Letter | Published:

Tension between scientific certainty and meaning complicates communication of IPCC reports

Nature Climate Change volume 5, pages 753756 (2015) | Download Citation


Here we demonstrate that speakers at the press conference for the publication of the IPCC’s Fifth Assessment Report (Working Group 1; ref. 1) attempted to make the documented level of certainty of anthropogenic global warming (AGW) more meaningful to the public. Speakers attempted to communicate this through reference to short-term temperature increases. However, when journalists enquired about the similarly short ‘pause’2 in global temperature increase, the speakers dismissed the relevance of such timescales, thus becoming incoherent as to ‘what counts’ as scientific evidence for AGW. We call this the ‘IPCC’s certainty trap’. This incoherence led to confusion within the press conference and subsequent condemnation in the media3. The speakers were well intentioned in their attempts to communicate the public implications of the report, but these attempts threatened to erode their scientific credibility. In this instance, the certainty trap was the result of the speakers’ failure to acknowledge the tensions between scientific and public meanings. Avoiding the certainty trap in the future will require a nuanced accommodation of uncertainties and a recognition that rightful demands for scientific credibility need to be balanced with public and political dialogue about the things we value and the actions we take to protect those things4,5,6.

Access optionsAccess options

Rent or Buy article

Get time limited or full article access on ReadCube.


All prices are NET prices.


  1. 1.

    Climate Change 2013: The Physical Science Basis (eds Stocker, T. F. et al.) (Cambridge Univ. Press, 2013).

  2. 2.

    , & Pause for thought. Nature Clim. Change 4, 154–156 (2014).

  3. 3.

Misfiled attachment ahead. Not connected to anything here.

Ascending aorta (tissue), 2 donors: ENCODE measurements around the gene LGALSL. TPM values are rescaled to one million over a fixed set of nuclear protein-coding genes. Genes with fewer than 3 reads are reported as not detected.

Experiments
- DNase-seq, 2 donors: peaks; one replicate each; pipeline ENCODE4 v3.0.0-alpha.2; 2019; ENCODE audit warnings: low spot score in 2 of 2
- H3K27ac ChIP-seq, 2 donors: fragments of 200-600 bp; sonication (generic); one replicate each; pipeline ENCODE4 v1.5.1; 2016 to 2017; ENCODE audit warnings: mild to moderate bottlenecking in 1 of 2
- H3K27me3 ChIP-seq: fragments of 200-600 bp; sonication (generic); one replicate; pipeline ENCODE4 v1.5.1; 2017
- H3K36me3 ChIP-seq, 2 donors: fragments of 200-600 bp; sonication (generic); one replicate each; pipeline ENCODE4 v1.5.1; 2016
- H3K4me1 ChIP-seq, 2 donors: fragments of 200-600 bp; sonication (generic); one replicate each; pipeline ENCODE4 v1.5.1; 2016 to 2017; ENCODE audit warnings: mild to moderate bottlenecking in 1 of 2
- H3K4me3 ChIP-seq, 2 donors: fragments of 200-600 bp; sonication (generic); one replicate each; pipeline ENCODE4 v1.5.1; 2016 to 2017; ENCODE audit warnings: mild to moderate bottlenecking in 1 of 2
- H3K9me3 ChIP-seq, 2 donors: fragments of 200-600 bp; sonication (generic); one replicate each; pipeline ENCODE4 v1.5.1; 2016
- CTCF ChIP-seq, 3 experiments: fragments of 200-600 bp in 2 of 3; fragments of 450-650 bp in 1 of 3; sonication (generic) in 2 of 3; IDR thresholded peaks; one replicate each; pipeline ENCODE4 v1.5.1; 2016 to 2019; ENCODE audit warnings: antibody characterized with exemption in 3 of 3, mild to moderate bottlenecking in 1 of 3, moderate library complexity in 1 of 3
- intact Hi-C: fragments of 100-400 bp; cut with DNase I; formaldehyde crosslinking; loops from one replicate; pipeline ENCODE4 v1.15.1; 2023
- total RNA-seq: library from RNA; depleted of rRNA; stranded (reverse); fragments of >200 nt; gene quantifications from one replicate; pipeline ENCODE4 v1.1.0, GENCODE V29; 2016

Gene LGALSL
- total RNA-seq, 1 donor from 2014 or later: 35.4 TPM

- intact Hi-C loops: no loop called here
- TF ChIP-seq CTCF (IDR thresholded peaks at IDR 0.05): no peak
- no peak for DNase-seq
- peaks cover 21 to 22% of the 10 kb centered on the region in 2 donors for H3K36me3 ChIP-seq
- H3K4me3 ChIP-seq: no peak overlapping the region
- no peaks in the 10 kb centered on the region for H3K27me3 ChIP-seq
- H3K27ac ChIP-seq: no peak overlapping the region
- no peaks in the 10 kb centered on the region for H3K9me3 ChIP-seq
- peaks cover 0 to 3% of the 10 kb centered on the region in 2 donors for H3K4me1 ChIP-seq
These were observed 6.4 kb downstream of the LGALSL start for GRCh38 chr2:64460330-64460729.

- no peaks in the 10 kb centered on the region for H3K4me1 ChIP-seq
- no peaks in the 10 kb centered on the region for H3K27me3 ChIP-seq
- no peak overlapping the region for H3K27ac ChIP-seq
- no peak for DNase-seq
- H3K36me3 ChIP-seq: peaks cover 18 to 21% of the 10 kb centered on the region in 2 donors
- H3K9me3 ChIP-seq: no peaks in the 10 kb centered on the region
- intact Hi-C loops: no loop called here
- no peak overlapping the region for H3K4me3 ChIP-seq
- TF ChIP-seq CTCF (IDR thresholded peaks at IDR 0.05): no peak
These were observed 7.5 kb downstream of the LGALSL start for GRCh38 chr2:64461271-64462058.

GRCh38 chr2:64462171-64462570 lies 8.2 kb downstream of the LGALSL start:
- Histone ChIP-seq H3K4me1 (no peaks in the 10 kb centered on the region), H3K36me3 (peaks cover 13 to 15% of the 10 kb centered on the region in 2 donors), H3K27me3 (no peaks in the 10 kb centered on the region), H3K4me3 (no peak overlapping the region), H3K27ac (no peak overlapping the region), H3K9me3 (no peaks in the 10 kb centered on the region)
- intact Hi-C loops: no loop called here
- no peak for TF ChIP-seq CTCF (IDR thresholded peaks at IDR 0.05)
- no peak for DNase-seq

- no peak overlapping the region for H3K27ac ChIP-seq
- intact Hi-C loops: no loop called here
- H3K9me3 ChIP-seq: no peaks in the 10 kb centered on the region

Met Office proof that global warming is still ‘on pause’ as climate summit confirms global temperature has stopped rising. Mail Online (28 September 2013);

  4. 4.

    A new climate for society. Theory, Cult. Soc. 27, 233–253 (2010).

  5. 5.

    , & Climate and narrative: Environmental knowledge in everyday life. Environ. Sci. Policy 31, 61–70 (2013).

  6. 6.

    The Role of ‘Experts’ in International and European Decision-Making Processes 126–147 (Cambridge Univ. Press, 2014).

  7. 7.

    Scientific work and uncertainty. Soc. Stud. Sci. 15, 391–427 (1985).

  8. 8.

    A Vast Machine: Computer Models, Climate Data, and the Politics of Global Warming (MIT Press, 2010).

  9. 9.

    , , & This must be the place: Underrepresentation of identity and meaning in climate change decision-making. Glob. Environ. Polit. 11, 1–25 (2011).

  10. 10.

    Accommodating science: The rhetorical life of scientific facts. Writ. Commun. 15, 330–350 (1998).

  11. 11.

    Principles Governing IPCC Work (IPCC, 2012);

  12. 12.

    Communications Strategy (IPCC, 2012).

  13. 13.

    Science and the Media: Alternative Routes to Scientific Communications (Routledge, 2012).

  14. 14.

    Authorative Governance: Policy Making in the Age of Mediatization (Oxford Univ. Press, 2009).

  15. 15.

    & Representing uncertainty in global climate change science and policy: Boundary-ordering devices and authority. Sci. Technol. Human Values 21, 275–302 (1996).

  16. 16.

    Public representations of scientific uncertainty about global climate change. Public Underst. Sci. 9, 85–103 (2000).

  17. 17.

    , , & in Overcoming Barriers to Climate Change Adaptation (eds Masters, L. & Duff, L.) 61–83 (Institute for Global Dialog, 2011).

  18. 18.